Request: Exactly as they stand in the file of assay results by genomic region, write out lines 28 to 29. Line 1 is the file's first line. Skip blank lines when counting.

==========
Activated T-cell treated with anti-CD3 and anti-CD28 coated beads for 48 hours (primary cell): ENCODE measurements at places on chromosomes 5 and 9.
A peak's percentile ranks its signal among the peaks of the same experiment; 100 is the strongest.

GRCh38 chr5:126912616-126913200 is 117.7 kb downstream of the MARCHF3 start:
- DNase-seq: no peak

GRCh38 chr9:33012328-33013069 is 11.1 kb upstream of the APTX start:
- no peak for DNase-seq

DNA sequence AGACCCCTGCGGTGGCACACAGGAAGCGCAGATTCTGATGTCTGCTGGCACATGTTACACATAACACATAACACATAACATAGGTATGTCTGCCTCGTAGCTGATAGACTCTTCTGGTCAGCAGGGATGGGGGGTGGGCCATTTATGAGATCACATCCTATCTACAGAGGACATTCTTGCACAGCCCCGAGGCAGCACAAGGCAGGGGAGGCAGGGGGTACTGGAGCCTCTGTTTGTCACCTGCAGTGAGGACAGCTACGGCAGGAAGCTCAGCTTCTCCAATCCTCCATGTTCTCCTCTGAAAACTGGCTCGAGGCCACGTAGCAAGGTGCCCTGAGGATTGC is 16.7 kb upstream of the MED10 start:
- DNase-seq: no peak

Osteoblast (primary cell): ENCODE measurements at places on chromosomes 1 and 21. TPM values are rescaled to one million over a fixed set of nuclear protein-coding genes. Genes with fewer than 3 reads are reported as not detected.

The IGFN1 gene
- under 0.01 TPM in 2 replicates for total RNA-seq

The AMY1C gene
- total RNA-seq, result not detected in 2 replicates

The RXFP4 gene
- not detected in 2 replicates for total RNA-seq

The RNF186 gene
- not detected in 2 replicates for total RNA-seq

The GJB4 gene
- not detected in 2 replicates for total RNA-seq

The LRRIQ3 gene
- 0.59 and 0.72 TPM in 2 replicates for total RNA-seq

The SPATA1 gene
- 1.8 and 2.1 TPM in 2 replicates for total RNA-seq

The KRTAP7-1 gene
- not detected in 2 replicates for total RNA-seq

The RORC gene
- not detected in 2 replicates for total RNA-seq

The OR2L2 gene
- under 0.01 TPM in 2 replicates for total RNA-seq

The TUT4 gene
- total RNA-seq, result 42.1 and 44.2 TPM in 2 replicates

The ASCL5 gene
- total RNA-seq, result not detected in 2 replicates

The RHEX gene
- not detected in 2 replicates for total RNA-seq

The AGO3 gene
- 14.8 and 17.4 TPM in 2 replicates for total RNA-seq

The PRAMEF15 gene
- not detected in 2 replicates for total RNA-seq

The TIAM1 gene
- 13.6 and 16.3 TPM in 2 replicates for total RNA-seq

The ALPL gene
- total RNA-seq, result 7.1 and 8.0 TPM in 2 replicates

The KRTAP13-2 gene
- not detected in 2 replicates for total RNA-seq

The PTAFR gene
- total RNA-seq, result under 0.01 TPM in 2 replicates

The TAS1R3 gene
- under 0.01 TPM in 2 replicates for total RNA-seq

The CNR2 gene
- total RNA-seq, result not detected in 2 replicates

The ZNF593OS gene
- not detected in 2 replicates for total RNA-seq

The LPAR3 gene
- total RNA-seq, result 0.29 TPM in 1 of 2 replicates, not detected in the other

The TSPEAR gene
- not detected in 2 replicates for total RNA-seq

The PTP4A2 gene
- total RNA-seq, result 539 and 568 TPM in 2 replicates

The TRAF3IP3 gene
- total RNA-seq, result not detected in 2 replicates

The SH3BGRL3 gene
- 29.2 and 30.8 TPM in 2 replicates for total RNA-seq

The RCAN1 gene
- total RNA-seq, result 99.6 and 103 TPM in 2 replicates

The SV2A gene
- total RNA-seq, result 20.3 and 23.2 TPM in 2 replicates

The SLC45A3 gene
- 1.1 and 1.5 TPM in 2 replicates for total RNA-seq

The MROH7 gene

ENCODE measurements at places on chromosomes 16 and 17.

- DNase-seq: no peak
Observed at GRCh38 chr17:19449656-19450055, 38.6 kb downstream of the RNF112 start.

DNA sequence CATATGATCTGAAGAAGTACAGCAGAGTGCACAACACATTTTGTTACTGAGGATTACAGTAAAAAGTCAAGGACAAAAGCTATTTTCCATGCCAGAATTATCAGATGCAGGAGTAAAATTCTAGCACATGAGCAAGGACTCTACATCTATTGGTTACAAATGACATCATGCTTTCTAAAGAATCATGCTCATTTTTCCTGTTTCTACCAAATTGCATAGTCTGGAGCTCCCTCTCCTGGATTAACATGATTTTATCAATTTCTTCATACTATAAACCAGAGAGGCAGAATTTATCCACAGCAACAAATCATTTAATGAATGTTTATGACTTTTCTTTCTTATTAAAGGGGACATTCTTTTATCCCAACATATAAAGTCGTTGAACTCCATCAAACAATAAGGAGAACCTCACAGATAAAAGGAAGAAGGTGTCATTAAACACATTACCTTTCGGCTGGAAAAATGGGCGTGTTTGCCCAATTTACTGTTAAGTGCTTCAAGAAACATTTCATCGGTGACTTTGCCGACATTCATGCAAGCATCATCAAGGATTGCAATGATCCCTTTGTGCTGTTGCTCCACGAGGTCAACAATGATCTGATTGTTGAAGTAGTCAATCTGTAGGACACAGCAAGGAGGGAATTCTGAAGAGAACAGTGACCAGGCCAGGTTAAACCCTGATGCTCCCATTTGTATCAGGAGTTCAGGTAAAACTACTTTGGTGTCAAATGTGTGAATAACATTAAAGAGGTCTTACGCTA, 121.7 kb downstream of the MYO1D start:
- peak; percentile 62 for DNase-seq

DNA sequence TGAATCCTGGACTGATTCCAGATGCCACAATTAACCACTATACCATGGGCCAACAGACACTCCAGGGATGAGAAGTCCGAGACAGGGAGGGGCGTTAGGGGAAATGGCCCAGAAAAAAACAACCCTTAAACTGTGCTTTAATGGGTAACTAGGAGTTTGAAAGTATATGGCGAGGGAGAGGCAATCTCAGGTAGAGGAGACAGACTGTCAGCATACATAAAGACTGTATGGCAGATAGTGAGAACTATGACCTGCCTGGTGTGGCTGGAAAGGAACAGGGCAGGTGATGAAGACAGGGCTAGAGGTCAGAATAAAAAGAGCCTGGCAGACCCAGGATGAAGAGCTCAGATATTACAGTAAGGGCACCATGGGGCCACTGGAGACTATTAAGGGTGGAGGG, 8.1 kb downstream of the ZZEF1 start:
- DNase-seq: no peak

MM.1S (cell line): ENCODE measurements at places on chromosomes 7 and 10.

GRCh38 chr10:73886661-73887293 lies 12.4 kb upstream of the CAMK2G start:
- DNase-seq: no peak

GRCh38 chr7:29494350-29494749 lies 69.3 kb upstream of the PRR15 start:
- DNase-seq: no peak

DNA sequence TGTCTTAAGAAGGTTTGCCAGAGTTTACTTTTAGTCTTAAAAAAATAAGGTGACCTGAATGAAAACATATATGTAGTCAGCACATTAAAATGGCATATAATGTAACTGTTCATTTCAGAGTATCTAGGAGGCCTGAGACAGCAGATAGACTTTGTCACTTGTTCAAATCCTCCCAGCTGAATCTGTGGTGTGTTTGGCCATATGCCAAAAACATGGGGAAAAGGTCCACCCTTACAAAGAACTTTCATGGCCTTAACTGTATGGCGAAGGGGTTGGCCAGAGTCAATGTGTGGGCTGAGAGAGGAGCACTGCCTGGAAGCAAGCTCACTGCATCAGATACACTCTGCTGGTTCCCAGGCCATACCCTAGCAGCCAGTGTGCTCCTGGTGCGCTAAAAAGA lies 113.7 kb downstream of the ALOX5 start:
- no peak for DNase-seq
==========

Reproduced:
The OR2L2 gene
- under 0.01 TPM in 2 replicates for total RNA-seq